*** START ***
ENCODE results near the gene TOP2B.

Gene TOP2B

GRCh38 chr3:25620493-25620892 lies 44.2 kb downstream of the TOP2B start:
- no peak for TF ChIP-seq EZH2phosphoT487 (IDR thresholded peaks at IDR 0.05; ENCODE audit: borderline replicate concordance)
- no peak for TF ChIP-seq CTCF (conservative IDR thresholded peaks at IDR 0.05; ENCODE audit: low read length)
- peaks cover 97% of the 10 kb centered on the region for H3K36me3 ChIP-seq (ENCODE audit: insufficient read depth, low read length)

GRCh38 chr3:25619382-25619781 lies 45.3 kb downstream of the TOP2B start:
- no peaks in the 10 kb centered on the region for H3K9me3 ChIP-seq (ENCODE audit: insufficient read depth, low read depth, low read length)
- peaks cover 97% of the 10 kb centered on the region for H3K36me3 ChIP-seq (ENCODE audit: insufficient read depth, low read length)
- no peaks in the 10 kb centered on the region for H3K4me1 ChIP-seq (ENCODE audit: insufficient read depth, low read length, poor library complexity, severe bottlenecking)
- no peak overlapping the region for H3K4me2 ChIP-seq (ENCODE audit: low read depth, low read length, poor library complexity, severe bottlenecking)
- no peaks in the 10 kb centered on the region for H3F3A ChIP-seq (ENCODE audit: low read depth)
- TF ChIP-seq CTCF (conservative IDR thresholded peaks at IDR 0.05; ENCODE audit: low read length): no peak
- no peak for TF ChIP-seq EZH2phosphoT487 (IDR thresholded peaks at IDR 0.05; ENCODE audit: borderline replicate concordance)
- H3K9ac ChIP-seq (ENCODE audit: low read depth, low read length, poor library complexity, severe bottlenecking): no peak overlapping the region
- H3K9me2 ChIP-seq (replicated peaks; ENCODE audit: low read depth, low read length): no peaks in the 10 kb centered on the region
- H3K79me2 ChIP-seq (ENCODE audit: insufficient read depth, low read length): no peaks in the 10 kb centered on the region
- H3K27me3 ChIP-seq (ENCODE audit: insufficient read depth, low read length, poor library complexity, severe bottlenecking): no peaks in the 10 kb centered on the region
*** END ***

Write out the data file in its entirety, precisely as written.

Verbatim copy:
ENCODE results near the gene TOP2B.

Gene TOP2B

GRCh38 chr3:25620493-25620892 lies 44.2 kb downstream of the TOP2B start:
- no peak for TF ChIP-seq EZH2phosphoT487 (IDR thresholded peaks at IDR 0.05; ENCODE audit: borderline replicate concordance)
- no peak for TF ChIP-seq CTCF (conservative IDR thresholded peaks at IDR 0.05; ENCODE audit: low read length)
- peaks cover 97% of the 10 kb centered on the region for H3K36me3 ChIP-seq (ENCODE audit: insufficient read depth, low read length)

GRCh38 chr3:25619382-25619781 lies 45.3 kb downstream of the TOP2B start:
- no peaks in the 10 kb centered on the region for H3K9me3 ChIP-seq (ENCODE audit: insufficient read depth, low read depth, low read length)
- peaks cover 97% of the 10 kb centered on the region for H3K36me3 ChIP-seq (ENCODE audit: insufficient read depth, low read length)
- no peaks in the 10 kb centered on the region for H3K4me1 ChIP-seq (ENCODE audit: insufficient read depth, low read length, poor library complexity, severe bottlenecking)
- no peak overlapping the region for H3K4me2 ChIP-seq (ENCODE audit: low read depth, low read length, poor library complexity, severe bottlenecking)
- no peaks in the 10 kb centered on the region for H3F3A ChIP-seq (ENCODE audit: low read depth)
- TF ChIP-seq CTCF (conservative IDR thresholded peaks at IDR 0.05; ENCODE audit: low read length): no peak
- no peak for TF ChIP-seq EZH2phosphoT487 (IDR thresholded peaks at IDR 0.05; ENCODE audit: borderline replicate concordance)
- H3K9ac ChIP-seq (ENCODE audit: low read depth, low read length, poor library complexity, severe bottlenecking): no peak overlapping the region
- H3K9me2 ChIP-seq (replicated peaks; ENCODE audit: low read depth, low read length): no peaks in the 10 kb centered on the region
- H3K79me2 ChIP-seq (ENCODE audit: insufficient read depth, low read length): no peaks in the 10 kb centered on the region
- H3K27me3 ChIP-seq (ENCODE audit: insufficient read depth, low read length, poor library complexity, severe bottlenecking): no peaks in the 10 kb centered on the region